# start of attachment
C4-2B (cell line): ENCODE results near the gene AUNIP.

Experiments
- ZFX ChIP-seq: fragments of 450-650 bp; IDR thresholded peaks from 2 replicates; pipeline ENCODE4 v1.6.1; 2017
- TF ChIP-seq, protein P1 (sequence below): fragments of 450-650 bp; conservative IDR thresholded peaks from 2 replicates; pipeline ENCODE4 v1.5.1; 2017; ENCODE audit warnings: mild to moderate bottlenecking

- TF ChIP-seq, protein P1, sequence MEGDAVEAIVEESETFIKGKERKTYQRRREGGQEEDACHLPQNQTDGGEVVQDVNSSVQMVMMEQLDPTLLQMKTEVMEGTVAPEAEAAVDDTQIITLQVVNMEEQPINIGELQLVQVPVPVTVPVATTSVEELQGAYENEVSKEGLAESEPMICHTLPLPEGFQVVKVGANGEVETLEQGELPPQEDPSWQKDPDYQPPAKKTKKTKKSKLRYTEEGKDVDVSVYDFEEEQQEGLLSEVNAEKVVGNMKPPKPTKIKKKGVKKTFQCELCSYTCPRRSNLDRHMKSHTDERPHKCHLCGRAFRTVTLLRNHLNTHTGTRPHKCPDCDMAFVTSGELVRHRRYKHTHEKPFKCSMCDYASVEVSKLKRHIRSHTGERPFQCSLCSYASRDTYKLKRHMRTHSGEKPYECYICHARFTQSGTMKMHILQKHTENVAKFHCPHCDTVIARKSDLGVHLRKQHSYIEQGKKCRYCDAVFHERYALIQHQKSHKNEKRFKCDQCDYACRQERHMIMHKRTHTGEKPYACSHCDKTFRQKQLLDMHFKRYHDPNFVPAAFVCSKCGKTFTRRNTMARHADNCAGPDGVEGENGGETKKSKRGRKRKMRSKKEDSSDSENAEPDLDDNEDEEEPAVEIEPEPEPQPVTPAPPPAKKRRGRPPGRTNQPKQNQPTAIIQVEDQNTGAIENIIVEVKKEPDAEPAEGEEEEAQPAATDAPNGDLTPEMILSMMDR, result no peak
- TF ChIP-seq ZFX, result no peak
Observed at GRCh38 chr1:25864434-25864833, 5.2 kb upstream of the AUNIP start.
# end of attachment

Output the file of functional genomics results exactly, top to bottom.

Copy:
C4-2B (cell line): ENCODE results near the gene AUNIP.

Experiments
- ZFX ChIP-seq: fragments of 450-650 bp; IDR thresholded peaks from 2 replicates; pipeline ENCODE4 v1.6.1; 2017
- TF ChIP-seq, protein P1 (sequence below): fragments of 450-650 bp; conservative IDR thresholded peaks from 2 replicates; pipeline ENCODE4 v1.5.1; 2017; ENCODE audit warnings: mild to moderate bottlenecking

- TF ChIP-seq, protein P1, sequence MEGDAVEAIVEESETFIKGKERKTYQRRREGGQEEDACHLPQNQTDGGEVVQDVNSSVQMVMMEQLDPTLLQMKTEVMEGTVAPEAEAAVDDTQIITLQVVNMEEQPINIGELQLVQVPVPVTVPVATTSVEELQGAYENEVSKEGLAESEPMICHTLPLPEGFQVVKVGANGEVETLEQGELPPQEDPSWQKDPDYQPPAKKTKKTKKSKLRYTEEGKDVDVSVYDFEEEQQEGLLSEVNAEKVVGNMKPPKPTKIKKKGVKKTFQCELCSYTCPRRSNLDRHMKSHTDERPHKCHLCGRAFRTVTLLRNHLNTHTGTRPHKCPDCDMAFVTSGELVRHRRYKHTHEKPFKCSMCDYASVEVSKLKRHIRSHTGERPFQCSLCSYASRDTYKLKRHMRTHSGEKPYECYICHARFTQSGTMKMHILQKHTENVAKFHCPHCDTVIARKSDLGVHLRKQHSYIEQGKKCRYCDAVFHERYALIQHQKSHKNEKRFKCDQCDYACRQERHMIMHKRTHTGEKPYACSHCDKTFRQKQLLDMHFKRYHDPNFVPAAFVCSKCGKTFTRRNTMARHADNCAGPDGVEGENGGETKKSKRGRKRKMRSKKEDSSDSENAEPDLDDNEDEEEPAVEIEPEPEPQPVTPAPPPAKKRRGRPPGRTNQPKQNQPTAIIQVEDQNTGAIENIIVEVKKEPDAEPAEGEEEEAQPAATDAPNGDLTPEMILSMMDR, result no peak
- TF ChIP-seq ZFX, result no peak
Observed at GRCh38 chr1:25864434-25864833, 5.2 kb upstream of the AUNIP start.